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review 2018-08-18 16:38
The examination of others that leads to the self
Invisible Man - Ralph Ellison

Invisible Man by Ralph Ellison is another title from the list of 100 books compiled for the Great American Read. (Have you voted today?) I feel somewhat chagrined that I had never heard of this classic until I checked out this list. The reader follows a nameless narrator who tells the story of his days in college while living in the South to his move to New York City. As this is set in 1930-40 the racial/social divide is still quite stark even in the North and the author doesn't pull any punches in that regard (i.e. expect violence). The beginning starts out with our narrator underground and in hiding although we have no idea why. In explanation, he weaves a story full of brutality, bigotry, backstabbing, and political machinations. He leaves college and goes to NYC where he is recruited into the Brotherhood which purports to strive for equality among all men regardless of race. Events unfold quickly and he fully believes and embraces the cause. The fomenting of racial riots are underway in Harlem (his district) and at this pivotal moment he is pulled out of his district and sent on another assignment downtown. The reader is kept on their toes and always wondering (as the narrator is) just which side is the "right" side and what is truly motivating the men he has come to trust in this (to him) foreign city. What is the "true" self and how does one embrace it? Invisible Man chews this question over while telling a story of one man coming to terms with the racism (both overt and covert) of society which is told so convincingly that you'll forget it's a work of fiction at times. This is a dense book and took me far longer to read than I expected. Several interesting points were made and quite a few powerful passages but overall it doesn't rate higher than a 6/10 for me.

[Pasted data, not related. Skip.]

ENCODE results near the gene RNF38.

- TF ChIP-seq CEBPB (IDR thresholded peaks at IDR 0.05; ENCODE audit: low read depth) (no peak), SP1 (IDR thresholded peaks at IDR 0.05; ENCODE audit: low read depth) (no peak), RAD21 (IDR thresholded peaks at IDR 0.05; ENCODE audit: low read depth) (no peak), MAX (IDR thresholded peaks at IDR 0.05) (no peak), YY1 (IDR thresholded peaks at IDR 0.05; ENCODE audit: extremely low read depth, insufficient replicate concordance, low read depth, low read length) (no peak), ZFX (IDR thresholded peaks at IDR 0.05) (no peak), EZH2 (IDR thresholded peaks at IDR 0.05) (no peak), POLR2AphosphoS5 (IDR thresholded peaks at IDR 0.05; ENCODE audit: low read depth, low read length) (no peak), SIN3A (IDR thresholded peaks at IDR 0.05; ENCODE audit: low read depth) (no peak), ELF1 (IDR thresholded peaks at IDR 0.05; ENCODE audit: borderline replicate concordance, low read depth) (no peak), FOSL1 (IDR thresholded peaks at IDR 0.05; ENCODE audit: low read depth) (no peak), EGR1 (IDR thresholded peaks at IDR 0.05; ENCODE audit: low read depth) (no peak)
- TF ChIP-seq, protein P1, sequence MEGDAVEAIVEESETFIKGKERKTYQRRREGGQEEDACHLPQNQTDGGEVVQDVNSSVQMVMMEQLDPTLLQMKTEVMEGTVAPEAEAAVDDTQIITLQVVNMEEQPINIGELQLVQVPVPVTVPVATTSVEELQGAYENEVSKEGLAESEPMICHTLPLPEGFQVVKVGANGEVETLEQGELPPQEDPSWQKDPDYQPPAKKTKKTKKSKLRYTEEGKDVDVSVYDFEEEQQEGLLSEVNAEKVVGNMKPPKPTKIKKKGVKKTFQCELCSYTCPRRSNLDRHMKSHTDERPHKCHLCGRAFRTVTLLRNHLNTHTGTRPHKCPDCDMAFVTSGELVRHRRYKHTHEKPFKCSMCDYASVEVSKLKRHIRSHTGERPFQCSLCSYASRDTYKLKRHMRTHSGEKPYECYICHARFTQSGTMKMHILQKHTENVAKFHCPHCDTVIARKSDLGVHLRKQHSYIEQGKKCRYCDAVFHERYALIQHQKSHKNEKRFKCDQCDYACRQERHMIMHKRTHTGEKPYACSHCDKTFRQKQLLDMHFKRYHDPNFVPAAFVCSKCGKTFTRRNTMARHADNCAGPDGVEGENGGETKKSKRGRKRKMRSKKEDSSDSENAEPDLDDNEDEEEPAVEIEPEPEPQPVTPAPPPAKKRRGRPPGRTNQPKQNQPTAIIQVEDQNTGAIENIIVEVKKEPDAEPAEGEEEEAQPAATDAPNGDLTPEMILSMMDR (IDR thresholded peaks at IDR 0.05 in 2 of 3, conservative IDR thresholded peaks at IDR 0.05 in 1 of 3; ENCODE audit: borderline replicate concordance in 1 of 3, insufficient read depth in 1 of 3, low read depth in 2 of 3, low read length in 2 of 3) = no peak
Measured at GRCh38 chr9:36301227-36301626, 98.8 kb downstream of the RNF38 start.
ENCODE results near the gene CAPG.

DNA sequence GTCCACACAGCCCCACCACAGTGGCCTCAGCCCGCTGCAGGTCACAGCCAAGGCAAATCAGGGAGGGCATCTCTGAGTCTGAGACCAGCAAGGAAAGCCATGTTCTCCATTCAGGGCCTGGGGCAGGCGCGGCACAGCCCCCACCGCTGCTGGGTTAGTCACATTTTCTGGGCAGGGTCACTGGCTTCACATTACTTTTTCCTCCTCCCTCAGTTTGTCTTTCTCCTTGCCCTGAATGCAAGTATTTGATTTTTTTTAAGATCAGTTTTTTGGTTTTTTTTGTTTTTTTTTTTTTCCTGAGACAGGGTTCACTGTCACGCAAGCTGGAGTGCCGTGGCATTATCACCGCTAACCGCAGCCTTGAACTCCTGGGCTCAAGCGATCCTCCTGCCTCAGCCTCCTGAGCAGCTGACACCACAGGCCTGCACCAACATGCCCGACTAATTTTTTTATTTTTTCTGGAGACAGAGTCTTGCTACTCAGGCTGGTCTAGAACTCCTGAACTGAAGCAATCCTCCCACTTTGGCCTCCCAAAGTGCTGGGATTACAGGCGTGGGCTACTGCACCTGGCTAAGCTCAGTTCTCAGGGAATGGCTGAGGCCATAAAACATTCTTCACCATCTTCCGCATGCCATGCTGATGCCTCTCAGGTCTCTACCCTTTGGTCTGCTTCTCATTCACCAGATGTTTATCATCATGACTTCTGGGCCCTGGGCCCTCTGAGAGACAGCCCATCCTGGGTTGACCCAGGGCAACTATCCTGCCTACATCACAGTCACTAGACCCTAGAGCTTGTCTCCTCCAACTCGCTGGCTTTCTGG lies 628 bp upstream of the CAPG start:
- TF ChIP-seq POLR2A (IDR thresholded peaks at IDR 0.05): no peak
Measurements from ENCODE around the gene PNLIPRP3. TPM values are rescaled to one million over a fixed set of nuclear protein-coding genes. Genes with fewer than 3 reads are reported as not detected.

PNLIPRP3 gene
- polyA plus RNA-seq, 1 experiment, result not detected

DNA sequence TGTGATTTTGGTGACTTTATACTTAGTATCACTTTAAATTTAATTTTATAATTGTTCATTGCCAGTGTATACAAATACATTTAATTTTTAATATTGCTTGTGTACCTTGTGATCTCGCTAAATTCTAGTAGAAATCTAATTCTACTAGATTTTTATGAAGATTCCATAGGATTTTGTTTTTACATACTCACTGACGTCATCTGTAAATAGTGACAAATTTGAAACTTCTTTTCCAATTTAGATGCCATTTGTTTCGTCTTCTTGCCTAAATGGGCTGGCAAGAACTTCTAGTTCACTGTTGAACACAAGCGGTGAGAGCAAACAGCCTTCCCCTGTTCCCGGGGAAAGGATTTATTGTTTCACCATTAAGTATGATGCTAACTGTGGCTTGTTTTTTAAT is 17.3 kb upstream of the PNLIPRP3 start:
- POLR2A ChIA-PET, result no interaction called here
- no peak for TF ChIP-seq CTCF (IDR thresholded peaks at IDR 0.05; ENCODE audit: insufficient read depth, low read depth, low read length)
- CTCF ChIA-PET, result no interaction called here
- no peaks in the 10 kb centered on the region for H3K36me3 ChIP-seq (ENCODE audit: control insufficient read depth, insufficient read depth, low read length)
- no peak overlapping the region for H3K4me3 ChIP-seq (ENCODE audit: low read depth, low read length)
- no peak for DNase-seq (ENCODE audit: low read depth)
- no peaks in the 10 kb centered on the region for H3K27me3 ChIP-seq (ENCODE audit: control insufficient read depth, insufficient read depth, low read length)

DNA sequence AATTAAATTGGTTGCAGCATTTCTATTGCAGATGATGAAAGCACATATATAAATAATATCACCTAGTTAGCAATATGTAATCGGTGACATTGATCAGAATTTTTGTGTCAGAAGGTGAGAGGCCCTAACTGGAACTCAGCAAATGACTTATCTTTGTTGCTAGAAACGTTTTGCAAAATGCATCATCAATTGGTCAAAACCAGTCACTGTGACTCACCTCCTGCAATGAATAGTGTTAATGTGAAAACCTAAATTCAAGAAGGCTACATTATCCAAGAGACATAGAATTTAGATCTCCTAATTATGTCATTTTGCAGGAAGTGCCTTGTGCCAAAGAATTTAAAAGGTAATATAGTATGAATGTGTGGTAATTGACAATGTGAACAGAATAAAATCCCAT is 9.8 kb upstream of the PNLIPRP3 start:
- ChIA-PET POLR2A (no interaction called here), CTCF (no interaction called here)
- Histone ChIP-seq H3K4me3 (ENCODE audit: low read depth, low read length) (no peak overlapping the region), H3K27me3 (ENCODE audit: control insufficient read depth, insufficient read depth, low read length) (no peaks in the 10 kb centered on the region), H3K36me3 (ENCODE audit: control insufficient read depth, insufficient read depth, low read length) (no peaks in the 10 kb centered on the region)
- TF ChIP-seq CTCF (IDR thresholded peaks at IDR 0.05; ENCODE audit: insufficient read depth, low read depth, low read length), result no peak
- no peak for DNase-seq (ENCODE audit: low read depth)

A compelling and thought provoking point:

"For history records the patterns of men's lives, they say: Who slept with whom and with what results; who fought and who won and who lived to lie about it afterwards. ...only those events that the recorder regards as important that are put down, these lies his keepers keep their power by." - pg 439

 

There are quite a few covers but I like this one best.[Source: National Book Foundation]

 

 

What's Up Next: Comics Squad: Recess! by Jennifer L. Holm, Jarrett J. Krosoczka, Dan Santat, & Raina Telgemeier

 

What I'm Currently Reading: ???

Source: readingfortheheckofit.blogspot.com
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review 2018-08-13 03:32
Death of a Greedy Woman by M. C. Beaton (audiobook)
Death of a Greedy Woman - M.C. Beaton

Series: Hamish Macbeth #8

 

I think the original title for this book, "Death of a Glutton", was better. Cat lovers may want to steer clear of this one, and I have to agree with the character that said that Macbeth's way of getting a confession was amateurish.